When Dorothy Ross (BA 1937 Victoria, BSW 1947) was 14 years old, she worked as a summer counsellor at a fresh-air camp for disadvantaged children in Bolton, Ont. There, she met older staff members who were taking university social-work courses, and her career path was swiftly cemented. “I came back and announced to my mother that I was going to become a social worker,” says Ross, 86. After attending U of T, she worked for such agencies as the Young Women’s Christian Association (YWCA) and Peel Community Services in Mississauga. Ross recently pledged $500 over five years to the Faculty of Social Work alumni campaign.

Márta Ecsedi — Faculty of Applied Science and Engineering
For 12 years, Márta Ecsedi (BASc 1976) played a substantial role on the Faculty of Applied Science and Engineering Alumni Association, serving as a council member, committee member and even president. She is also the past president of the U of T Alumni Association. Add to that the 25 years she has been donating to the faculty, and her commitment is evident. “I want to give back to the place that helped me with my career and my success,” says Ecsedi, a director at NorthPoint Canada Communications Inc. in Toronto. Last year, she contributed $1,500 to the Annual Fund. Alumni donations, she says, allow the faculty to “continually upgrade their facilities, so they’ll stay on top of the technology they are teaching.”

Lillian (Tang) Smith — Victoria College
On her wedding day in 1997, Lillian (Tang) Smith (BA 1993 Victoria) made more than one public declaration: At the reception, she unveiled to guests that she and her husband, Jeff (BA 1993 New College), would be donating $1,000 to Victoria College’s Lester B. Pearson Garden for Peace and Understanding. “It is definitely a tradition in my family that when something great happens to you or you are celebrating something, you share that with as many people as possible,” says Lillian. And sharing with U of T seemed a logical choice, as the couple first met during a sociology tutorial in their second year.

As a first-year student, however, Lillian lived off campus and felt her ties to the university were tenuous. In her second year, she became an “associate” (a commuter who takes part in a residence’s social events) at Victoria’s Margaret Addison Hall. “As soon as that happened, I felt like I was part of the school,” she says. She soon took up quarters at Margaret Addison.

Eighteen months ago, the Smiths welcomed daughter Jasmine into their family. “We really hope she will go to U of T and definitely Vic,” says Lillian. “I had such a positive experience there that I want Jasmine to have the same.”

Diane and Ron Rudan — Hart House
Last fall, Diane (BA 1962 St. Michael’s) and Ron Rudan (BA 1959 St. Michael’s) honoured an old acquaintance who had returned from the United States to Toronto. The Rudans donated $2,000 to have President Bob Birgeneau’s name inscribed on a stone pathway on the Founders’ Prayer patio at Hart House. “It’s a way of acknowledging that someone we knew when we were university students has come back in this position, and its a privilege to know him,” says Diane. “President Birgeneau and his wife, Mary Catherine, are genuine and thoughtful beyond words.”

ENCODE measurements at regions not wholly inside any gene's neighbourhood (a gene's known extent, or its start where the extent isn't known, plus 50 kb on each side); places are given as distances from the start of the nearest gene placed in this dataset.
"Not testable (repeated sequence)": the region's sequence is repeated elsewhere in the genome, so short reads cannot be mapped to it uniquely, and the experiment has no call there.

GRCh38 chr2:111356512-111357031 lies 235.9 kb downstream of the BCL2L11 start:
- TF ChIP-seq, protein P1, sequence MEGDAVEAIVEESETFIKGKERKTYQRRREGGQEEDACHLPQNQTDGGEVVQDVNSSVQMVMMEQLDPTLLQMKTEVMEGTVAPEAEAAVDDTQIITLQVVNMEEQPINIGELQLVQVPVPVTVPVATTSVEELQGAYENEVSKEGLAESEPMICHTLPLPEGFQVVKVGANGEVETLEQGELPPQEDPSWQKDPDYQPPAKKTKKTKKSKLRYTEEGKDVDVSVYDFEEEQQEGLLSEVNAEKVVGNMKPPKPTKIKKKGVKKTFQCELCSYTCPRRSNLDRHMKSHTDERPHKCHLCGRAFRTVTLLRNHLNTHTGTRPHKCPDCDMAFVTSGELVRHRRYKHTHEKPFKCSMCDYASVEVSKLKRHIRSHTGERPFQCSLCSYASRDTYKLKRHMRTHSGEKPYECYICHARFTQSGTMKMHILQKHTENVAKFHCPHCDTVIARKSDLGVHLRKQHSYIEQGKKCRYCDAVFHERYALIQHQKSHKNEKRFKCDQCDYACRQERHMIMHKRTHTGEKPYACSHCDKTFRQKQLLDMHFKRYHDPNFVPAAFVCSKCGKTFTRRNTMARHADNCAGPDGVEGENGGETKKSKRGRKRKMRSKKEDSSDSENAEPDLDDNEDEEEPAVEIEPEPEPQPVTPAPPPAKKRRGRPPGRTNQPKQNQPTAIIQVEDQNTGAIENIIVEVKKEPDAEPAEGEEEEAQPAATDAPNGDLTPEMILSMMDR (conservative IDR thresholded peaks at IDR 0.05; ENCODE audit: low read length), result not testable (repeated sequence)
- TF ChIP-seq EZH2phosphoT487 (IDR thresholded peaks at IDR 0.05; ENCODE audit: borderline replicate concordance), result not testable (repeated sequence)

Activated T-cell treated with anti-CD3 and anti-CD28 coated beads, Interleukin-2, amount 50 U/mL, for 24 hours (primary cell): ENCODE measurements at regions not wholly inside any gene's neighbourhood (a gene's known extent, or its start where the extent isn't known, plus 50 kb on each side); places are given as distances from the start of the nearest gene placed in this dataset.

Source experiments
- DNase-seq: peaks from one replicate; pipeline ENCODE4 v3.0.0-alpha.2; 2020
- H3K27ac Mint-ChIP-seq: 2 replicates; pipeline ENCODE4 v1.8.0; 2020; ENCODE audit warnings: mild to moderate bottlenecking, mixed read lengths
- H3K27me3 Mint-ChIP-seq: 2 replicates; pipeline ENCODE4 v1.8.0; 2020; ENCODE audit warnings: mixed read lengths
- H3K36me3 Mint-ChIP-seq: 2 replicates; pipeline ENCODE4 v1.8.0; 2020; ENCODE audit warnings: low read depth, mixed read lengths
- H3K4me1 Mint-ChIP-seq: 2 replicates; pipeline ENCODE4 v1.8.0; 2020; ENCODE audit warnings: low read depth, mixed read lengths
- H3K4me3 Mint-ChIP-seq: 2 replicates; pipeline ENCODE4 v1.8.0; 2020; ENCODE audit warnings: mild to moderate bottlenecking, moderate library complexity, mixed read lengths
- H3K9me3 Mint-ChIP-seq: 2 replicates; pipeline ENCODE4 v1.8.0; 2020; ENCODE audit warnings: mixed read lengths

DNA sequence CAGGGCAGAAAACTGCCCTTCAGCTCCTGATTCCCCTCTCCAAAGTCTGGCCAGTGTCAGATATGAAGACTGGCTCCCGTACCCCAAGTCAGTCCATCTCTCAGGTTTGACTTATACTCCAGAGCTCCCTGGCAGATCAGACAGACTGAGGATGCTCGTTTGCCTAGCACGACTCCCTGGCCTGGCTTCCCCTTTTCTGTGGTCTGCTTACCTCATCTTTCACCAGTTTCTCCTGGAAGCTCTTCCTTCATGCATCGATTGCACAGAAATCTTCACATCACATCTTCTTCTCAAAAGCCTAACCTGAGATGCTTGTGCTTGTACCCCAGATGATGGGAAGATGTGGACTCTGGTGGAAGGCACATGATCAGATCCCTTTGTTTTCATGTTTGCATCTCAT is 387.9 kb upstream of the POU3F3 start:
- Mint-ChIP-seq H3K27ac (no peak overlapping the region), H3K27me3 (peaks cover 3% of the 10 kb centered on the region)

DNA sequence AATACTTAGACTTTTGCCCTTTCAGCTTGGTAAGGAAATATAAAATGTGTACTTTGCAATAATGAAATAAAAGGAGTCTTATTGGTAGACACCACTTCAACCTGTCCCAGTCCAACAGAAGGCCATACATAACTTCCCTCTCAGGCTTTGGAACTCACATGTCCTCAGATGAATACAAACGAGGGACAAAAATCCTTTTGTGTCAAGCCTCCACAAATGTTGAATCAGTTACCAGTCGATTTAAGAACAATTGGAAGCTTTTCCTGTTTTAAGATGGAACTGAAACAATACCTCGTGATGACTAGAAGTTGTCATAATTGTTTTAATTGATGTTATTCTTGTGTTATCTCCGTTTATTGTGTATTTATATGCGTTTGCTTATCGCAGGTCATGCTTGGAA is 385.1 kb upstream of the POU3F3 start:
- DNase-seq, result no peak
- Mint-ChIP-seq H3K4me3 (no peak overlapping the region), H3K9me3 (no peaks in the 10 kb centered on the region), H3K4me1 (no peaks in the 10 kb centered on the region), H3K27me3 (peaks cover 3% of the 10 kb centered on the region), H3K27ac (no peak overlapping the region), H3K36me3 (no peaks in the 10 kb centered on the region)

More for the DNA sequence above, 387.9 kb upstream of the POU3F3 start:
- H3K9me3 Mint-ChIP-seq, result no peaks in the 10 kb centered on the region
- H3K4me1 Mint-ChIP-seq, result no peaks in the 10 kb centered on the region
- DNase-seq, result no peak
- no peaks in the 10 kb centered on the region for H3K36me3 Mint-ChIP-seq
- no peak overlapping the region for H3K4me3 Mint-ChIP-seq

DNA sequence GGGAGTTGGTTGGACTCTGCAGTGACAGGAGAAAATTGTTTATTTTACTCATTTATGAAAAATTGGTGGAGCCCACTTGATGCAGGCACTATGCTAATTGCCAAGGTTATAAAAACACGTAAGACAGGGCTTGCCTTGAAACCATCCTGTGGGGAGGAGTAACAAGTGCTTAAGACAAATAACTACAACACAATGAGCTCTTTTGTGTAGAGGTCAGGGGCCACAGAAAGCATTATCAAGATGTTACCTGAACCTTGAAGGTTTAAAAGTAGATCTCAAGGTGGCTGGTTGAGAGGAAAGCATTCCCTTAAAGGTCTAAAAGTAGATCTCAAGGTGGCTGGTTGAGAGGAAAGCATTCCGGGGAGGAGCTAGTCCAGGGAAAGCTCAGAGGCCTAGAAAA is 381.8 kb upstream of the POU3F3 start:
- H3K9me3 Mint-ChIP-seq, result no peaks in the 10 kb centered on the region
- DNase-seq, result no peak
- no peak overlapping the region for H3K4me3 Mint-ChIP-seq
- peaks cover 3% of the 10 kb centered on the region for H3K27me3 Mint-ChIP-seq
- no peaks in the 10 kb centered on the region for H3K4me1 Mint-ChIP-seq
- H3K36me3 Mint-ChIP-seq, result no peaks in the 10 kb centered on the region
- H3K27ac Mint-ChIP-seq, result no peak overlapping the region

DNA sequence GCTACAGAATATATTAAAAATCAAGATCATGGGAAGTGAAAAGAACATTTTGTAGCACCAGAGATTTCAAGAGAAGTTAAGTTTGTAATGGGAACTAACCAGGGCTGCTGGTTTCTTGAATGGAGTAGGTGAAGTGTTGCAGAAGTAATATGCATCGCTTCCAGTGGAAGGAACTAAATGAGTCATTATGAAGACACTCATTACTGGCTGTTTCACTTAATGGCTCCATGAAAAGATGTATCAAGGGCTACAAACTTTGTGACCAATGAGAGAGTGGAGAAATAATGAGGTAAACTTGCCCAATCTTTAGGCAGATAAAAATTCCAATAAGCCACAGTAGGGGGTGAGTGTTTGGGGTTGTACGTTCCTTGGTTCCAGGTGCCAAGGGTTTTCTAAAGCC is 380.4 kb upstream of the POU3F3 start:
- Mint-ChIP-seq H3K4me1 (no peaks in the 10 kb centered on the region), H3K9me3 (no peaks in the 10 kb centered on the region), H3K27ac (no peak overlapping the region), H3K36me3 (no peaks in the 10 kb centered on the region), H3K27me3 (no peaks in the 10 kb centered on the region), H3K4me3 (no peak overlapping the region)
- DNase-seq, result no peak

The Rudans’ gift reflects their intense fondness for Hart House as well as a family connection to it (their daughter, Lynne Woollcombe, held her 1999 wedding reception at The Gallery Grill). “I just love the building,” says Diane. “I love everything about it.”

Cynthia Watada — Biomedical Communications
In 1995, Wendy Kates (BSc BMC) died of Hodgkin’s disease one hour after receiving her Biomedical Communications certificate in her hospital bed. In 1999, Cynthia Watada (BSc BMC 1995, MSc BMC 1996) helped keep her memory alive by donating $75 to the Wendy M. Kates Scholarship fund. The fund, established at the request of Kates’ parents, provides scholarships to two Biomedical Communications masters students (initially, it provided for only one). Watada knows first-hand how validating the award can be: she was the 1996 winner. “Students need something to aim for, something that says, You’ve done well,” she says.

The program, which trains students in medical illustration, is a small one: Watada and Kates were two of only seven students in their graduating class. Watada remembers her former classmate as a wonderful artist and friend. “She was smart, friendly, and was always willing to help others,” she says. “She was just a beautiful person.”

Mark Deacon — University College and University of Toronto at Mississauga
The lack of charitable giving among many young adults nettles Mark Deacon, director of executive programs at an information-technology research company. “We do not have a culture of philanthropy in Canada, and particularly we do not have a culture of philanthropy amongst young people,” says Deacon (BA 1987 UTM). The 36-year-old proves the exception to his rule and has donated $1,000 to the University College Sexual Diversity Studies program through the Rainbow Triangle Alumni Association. The program, one of the first of its kind, helps students understand the range and dynamics of different sexualities. Deacon has also given $100 to the University of Toronto at Mississauga (UTM) Student Centre, through the Annual Fund. His reasons range from the personal (as a student council member in the ’80s, he helped conceive the idea of a new building) to the esthetic (the original student hangout, the Meeting Place, has all the ambience of a prison courtyard, he says). “We expect people to take care of us,” adds Deacon. “We don’t realize we have to take care of ourselves.”